Great Photography Spots in New Jersey
New Jersey photography areas and locations and the basics of New Jersey
New Jersey is bordered on the north and northeast by New York (parts of which are across the Hudson River, Upper New York Bay, the Kill Van Kull, Newark Bay, and the Arthur Kill); on the east by the Atlantic Ocean; on the southwest by Delaware across Delaware Bay; and on the west by Pennsylvania across the Delaware River.
New Jersey is often broadly divided into three geographic regions: North Jersey, Central Jersey, and South Jersey. Some New Jersey residents do not consider Central Jersey a region in its own right, but others believe it is a separate geographic and cultural area from the North and South.
Within those regions are five distinct areas, based upon natural geography and population concentration. Northeastern New Jersey lies closest to Manhattan in New York City, and up to a million residents commute daily into the city for work, often via public transportation. Northwestern New Jersey, is more wooded, rural, and mountainous. The Jersey Shore, along the Atlantic Coast in Central and South Jersey, has its own unique natural, residential, and cultural characteristics owing to its location by the ocean. The Delaware Valley includes the southwestern counties of the state, which reside within the Philadelphia Metropolitan Area. The Pine Barrens region is in the southern interior of New Jersey. Covered rather extensively by mixed pine and oak forest, it has a much lower population density than much of the rest of the state.
The federal Office of Management and Budget divides New Jersey’s counties into seven Metropolitan Statistical Areas, with sixteen counties included in either the New York City or Philadelphia metro areas. Four counties have independent metro areas, and Warren County is part of the Pennsylvania-based Lehigh Valley metro area. New Jersey is also at the center of the Northeast megalopolis.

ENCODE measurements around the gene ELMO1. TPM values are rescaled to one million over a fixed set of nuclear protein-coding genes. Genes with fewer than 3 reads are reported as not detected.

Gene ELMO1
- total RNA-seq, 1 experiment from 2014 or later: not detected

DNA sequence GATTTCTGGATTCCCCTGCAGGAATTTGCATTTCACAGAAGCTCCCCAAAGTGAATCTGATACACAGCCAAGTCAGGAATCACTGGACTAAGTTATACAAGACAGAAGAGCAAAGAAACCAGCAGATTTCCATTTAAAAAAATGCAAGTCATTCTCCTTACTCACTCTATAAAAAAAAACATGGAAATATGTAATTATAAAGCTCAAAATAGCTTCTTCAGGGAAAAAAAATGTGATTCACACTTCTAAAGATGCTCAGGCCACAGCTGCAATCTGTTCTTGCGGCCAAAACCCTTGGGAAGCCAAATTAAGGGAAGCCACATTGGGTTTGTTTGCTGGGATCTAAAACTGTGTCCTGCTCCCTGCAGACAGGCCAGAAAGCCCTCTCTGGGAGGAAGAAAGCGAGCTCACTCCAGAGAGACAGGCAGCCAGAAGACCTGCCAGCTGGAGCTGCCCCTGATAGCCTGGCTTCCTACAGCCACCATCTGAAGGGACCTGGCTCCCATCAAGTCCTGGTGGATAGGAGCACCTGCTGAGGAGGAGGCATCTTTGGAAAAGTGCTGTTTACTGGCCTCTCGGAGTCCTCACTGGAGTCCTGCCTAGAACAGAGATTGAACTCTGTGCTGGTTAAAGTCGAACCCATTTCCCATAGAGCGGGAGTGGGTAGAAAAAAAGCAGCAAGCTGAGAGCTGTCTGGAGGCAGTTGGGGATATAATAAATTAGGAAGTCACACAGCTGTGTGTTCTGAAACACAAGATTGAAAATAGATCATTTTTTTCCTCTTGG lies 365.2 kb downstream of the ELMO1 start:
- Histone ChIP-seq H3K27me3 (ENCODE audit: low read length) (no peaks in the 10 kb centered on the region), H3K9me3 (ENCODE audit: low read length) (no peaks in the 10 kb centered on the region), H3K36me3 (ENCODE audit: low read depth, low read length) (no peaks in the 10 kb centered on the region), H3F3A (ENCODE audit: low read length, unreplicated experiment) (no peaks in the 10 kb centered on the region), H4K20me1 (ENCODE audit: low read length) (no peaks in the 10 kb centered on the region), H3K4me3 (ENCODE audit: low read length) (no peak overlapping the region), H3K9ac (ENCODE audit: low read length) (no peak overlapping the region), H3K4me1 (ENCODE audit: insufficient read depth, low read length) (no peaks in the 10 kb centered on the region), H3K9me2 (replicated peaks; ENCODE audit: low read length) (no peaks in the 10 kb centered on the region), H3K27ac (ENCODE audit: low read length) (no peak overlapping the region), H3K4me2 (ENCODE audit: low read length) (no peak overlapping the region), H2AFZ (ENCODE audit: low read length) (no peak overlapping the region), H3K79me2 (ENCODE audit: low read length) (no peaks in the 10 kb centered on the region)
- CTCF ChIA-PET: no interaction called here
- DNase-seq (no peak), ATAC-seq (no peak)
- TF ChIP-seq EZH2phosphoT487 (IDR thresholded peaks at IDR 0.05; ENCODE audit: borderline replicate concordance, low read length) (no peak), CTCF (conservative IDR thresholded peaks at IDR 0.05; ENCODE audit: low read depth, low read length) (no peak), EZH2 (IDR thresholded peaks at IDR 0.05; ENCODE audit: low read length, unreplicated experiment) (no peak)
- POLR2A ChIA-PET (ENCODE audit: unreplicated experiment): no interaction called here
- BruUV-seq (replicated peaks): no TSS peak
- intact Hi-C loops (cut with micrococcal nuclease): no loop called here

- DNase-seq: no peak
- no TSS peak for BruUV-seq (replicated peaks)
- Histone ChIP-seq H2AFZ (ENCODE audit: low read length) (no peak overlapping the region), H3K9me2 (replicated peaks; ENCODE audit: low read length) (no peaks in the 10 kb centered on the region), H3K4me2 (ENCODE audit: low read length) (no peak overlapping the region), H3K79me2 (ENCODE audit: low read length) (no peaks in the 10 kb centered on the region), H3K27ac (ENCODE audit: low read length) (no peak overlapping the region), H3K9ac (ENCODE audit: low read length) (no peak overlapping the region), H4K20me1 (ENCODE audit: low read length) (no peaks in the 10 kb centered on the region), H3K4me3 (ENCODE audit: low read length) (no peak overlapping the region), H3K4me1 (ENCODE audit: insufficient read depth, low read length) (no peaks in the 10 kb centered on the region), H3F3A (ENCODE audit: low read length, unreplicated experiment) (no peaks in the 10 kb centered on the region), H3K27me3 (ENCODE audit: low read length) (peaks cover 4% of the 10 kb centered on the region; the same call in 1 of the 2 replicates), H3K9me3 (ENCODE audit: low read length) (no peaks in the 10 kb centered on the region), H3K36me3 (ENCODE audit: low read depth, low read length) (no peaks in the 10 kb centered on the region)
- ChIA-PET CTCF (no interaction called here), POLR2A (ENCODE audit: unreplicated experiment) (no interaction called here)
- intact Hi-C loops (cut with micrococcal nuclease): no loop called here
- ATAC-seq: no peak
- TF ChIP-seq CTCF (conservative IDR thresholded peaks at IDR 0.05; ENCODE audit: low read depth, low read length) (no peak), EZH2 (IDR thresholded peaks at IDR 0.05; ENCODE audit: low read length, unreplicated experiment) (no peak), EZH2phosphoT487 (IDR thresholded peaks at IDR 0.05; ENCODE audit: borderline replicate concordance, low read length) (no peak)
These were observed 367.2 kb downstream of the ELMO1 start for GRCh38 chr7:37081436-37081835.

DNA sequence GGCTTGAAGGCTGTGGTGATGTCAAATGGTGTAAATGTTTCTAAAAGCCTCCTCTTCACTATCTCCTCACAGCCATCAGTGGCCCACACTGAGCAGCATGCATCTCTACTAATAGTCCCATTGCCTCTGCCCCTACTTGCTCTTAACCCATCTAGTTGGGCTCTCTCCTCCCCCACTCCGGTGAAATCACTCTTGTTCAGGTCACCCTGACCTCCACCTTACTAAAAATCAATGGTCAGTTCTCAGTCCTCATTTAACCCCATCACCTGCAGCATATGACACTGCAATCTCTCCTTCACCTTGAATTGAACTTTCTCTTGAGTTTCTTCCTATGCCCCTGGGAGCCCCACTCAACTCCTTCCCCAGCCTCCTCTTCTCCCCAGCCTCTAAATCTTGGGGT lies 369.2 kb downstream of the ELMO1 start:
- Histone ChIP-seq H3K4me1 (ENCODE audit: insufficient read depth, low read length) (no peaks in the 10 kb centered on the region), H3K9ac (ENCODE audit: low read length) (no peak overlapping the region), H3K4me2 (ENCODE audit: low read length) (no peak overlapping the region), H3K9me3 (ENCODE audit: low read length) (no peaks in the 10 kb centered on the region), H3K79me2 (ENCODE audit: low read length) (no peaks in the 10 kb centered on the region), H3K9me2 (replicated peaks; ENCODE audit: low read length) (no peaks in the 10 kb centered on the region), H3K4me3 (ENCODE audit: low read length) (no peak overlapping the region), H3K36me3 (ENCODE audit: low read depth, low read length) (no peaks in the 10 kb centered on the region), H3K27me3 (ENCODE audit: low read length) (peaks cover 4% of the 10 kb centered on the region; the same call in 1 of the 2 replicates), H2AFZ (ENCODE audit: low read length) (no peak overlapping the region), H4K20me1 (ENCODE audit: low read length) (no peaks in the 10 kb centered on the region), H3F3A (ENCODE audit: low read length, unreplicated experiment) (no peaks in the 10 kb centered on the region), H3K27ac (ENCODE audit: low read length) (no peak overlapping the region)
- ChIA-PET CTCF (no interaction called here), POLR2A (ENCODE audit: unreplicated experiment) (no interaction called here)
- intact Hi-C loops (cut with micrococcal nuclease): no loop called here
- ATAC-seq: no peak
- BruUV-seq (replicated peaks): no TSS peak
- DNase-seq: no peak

High Point, in Montague Township, Sussex County, is the state’s highest elevation, at 1,803 feet (550 m). The Palisades are a line of steep cliffs on the west side of the Hudson River, in Bergen and Hudson Counties.
Major rivers include the Hudson, Delaware, Raritan, Passaic, Hackensack, Rahway, Musconetcong, Mullica, Rancocas, Manasquan, Maurice, and Toms rivers.
There are two climatic conditions in the state. The south, central, and northeast parts of the state have a humid subtropical climate, while the northwest has a humid continental climate (microthermal), with much cooler temperatures due to the higher elevation. New Jersey receives between 2,400 and 2,800 hours of sunshine annually.
Summers are typically hot and humid, with statewide average high temperatures of 82–87 °F (28–31 °C) and lows of 60–69 °F (16–21 °C); however, temperatures exceed 90 °F (32 °C) on average 25 days each summer, exceeding 100 °F (38 °C) in some years. Winters are usually cold, with average high temperatures of 34–43 °F (1–6 °C) and lows of 16 to 28 °F (−9 to −2 °C) for most of the state, but temperatures could, for brief periods, fall below 10 °F (−12 °C) and occasionally rise above 50 °F (10 °C). Northwestern parts of the state have significantly colder winters with sub-0 °F (−18 °C) being an almost annual occurrence. Spring and autumn may feature wide temperature variations, with lower humidity than summer. The USDA Plant Hardiness Zone classification ranges from 6 in the northwest of the state, to 7B near Cape May. All-time temperature extremes recorded in New Jersey include 110 °F (43 °C) on July 10, 1936 in Runyon, Middlesex County and −34 °F (−37 °C) on January 5, 1904 in River Vale, Bergen County.
Average annual precipitation ranges from 43 to 51 inches (1,100 to 1,300 mm), uniformly spread through the year. Average snowfall per winter season ranges from 10–15 inches (25–38 cm) in the south and near the seacoast, 15–30 inches (38–76 cm) in the northeast and central part of the state, to about 40–50 inches (1.0–1.3 m) in the northwestern highlands, but this often varies considerably from year to year. Precipitation falls on an average of 120 days a year, with 25 to 30 thunderstorms, most of which occur during the summer.
During winter and early spring, New Jersey can experience “nor’easters”, which are capable of causing blizzards or flooding throughout the northeastern United States. Hurricanes and tropical storms (such as Tropical Storm Floyd in 1999), tornadoes, and earthquakes are rare, although New Jersey was severely impacted by Hurricane Sandy on October 29, 2012 with the storm making landfall in the state at 90 mph.